Guelph Treasure should remain in Germany, commission rules

Guelph Treasure should remain in Germany, commission rules

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An advisory commission in Germany has ruled that the Guelph Treasure should remain in a Berlin museum and not be returned to the heirs of the Jewish owners who sold the medieval artefacts to the Nazi state in the 1930s.

Estimated to be worth as much as $250 million, the Guelph Treasure consists of 42 medieval relics that were originally housed in the Brunswick Cathedral in Braunschweig, Germany. During the 17th century it was part of a much larger collection that was sold to the members of the Guelph dynasty, who in turn sold them to a consortium of German-Jewish art dealers from Frankfurt in 1929.

The art dealers were able to sell about half the collection to private collectors but, because of the economic downturn of the 1930s, other buyers could not be found. Eventually the group decided to sell the remaining 42 pieces for 4.25 million Reichsmarks to the state of Prussia, which at the time was governed by Hermann Goering, one of the leading members of the Nazi party.

In January, four heirs of the Jewish sellers asked an advisory commission, headed by Dr. Jutta Limbach, to return the treasure to them, arguing that it should be treated similar to Nazi-looted art. However, the Berlin museum which holds the medieval items countered that the original sellers freely accepted the sale, which was set at a fair price. Moreover, the Guelph Treasure was not even in Germany when the purchase agreement was made.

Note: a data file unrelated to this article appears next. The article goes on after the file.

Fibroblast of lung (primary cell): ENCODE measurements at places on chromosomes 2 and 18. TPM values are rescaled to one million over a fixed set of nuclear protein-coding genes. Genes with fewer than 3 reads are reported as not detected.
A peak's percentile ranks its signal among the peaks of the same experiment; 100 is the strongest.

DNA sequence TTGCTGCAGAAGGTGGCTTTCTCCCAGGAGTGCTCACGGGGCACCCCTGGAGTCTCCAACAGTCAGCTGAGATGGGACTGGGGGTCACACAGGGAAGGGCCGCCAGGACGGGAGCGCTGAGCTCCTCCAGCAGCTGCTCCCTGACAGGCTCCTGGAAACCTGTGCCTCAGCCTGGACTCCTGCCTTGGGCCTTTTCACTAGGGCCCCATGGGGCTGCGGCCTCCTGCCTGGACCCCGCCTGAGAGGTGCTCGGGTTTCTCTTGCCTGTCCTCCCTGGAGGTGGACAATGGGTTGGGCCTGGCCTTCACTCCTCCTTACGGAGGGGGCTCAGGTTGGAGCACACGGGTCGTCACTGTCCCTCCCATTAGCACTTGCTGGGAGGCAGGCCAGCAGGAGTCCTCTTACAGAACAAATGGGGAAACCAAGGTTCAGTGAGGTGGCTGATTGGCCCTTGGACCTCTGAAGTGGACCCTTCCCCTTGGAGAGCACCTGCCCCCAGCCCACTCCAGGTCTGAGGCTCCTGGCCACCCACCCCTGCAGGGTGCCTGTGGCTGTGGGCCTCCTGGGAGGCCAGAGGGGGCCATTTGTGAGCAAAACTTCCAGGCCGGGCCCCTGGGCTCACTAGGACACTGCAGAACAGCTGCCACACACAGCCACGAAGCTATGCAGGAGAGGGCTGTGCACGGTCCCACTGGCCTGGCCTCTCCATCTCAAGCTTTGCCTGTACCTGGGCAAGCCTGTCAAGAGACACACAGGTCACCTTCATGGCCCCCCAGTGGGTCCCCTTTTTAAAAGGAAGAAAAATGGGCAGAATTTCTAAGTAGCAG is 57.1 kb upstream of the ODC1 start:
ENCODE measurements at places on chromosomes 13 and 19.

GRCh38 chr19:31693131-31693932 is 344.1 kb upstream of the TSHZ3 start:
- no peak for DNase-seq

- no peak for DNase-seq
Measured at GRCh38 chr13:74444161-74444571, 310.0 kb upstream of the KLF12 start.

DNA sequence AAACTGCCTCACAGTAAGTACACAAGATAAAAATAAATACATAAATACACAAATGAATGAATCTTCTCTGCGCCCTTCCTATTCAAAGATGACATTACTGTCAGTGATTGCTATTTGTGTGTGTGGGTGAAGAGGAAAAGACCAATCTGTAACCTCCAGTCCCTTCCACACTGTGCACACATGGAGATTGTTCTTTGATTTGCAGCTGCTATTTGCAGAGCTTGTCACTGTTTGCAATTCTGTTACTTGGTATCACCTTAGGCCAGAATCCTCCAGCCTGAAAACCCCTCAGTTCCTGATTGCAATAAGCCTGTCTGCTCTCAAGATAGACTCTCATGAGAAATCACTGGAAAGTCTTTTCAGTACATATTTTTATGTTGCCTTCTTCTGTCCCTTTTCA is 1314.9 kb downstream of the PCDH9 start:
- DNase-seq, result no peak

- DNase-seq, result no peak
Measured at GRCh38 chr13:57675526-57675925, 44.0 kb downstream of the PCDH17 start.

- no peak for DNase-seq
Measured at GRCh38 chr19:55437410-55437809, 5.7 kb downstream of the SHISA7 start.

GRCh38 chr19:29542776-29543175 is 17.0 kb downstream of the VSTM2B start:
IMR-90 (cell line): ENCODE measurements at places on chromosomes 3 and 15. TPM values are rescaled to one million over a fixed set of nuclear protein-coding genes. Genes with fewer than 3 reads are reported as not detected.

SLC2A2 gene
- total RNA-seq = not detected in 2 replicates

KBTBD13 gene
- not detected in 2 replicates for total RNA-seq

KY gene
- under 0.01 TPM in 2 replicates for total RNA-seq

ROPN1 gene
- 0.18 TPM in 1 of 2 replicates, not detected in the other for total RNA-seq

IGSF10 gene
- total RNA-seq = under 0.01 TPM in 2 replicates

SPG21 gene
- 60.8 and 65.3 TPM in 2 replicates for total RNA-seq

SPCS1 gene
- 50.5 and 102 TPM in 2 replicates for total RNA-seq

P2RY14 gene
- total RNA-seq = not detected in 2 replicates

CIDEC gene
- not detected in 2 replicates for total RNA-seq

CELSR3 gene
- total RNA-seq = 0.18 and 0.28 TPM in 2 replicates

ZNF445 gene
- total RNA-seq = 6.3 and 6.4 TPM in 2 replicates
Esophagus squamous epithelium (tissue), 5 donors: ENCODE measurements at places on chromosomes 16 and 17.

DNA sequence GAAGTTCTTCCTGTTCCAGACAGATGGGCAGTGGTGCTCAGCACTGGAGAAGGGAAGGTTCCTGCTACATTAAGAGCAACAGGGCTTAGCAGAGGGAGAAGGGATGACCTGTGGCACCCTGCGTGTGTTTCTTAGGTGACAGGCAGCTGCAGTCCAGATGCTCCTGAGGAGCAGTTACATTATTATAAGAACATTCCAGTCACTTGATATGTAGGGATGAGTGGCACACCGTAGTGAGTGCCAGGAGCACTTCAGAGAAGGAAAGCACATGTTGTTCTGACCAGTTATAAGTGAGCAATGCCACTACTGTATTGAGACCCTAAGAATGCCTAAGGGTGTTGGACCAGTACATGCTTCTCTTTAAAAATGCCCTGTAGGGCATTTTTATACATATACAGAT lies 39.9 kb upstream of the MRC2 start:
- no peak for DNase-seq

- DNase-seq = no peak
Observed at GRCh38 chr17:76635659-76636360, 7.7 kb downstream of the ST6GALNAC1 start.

On Thursday, the Limbach Commission ruled in favour of the Berlin museum, saying that “the sale of the Guelph Treasure can not be considered a forced sale. Therefore it can not recommend a restitution of the Guelph Treasure to the heirs of the four art dealers.”

Hermann Parzinger, President of Prussian Cultural Heritage Foundation which owns the museum, said a statement that he “welcomes the carefully considered recommendation of the Advisory Commission which took into account all the facts.”

Meanwhile Markus Stoetzel, one of the lawyers of the four heirs told The Times of Israel that his clients “are disappointed about the outcome of the claim, after so many years of fighting for justice. We, the lawyers, are currently analyzing the recommendation of the Limbach Commission and are going to discuss it with our clients.”

To learn more about the Guelph Treasure, see our earlier article: Who should own this medieval treasure?

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